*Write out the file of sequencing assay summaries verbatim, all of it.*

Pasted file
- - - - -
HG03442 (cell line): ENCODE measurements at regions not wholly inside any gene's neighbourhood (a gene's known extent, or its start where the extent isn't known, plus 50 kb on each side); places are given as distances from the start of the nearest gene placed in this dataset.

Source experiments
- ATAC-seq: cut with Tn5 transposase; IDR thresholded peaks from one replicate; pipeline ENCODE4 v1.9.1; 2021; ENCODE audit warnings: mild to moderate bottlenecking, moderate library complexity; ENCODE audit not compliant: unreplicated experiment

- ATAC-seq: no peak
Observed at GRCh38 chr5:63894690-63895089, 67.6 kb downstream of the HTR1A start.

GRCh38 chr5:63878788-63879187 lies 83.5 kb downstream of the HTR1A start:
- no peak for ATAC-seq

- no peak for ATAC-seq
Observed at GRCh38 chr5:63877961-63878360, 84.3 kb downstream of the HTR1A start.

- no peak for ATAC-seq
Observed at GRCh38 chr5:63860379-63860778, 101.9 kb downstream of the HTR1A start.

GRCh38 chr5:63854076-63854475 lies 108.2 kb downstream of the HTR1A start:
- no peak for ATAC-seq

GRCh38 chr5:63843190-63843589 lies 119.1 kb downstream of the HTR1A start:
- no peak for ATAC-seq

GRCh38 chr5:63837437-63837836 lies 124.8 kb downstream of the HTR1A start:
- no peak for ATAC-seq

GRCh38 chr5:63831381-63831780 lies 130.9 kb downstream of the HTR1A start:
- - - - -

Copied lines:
HG03442 (cell line): ENCODE measurements at regions not wholly inside any gene's neighbourhood (a gene's known extent, or its start where the extent isn't known, plus 50 kb on each side); places are given as distances from the start of the nearest gene placed in this dataset.

Source experiments
- ATAC-seq: cut with Tn5 transposase; IDR thresholded peaks from one replicate; pipeline ENCODE4 v1.9.1; 2021; ENCODE audit warnings: mild to moderate bottlenecking, moderate library complexity; ENCODE audit not compliant: unreplicated experiment

- ATAC-seq: no peak
Observed at GRCh38 chr5:63894690-63895089, 67.6 kb downstream of the HTR1A start.

GRCh38 chr5:63878788-63879187 lies 83.5 kb downstream of the HTR1A start:
- no peak for ATAC-seq

- no peak for ATAC-seq
Observed at GRCh38 chr5:63877961-63878360, 84.3 kb downstream of the HTR1A start.

- no peak for ATAC-seq
Observed at GRCh38 chr5:63860379-63860778, 101.9 kb downstream of the HTR1A start.

GRCh38 chr5:63854076-63854475 lies 108.2 kb downstream of the HTR1A start:
- no peak for ATAC-seq

GRCh38 chr5:63843190-63843589 lies 119.1 kb downstream of the HTR1A start:
- no peak for ATAC-seq

GRCh38 chr5:63837437-63837836 lies 124.8 kb downstream of the HTR1A start:
- no peak for ATAC-seq

GRCh38 chr5:63831381-63831780 lies 130.9 kb downstream of the HTR1A start: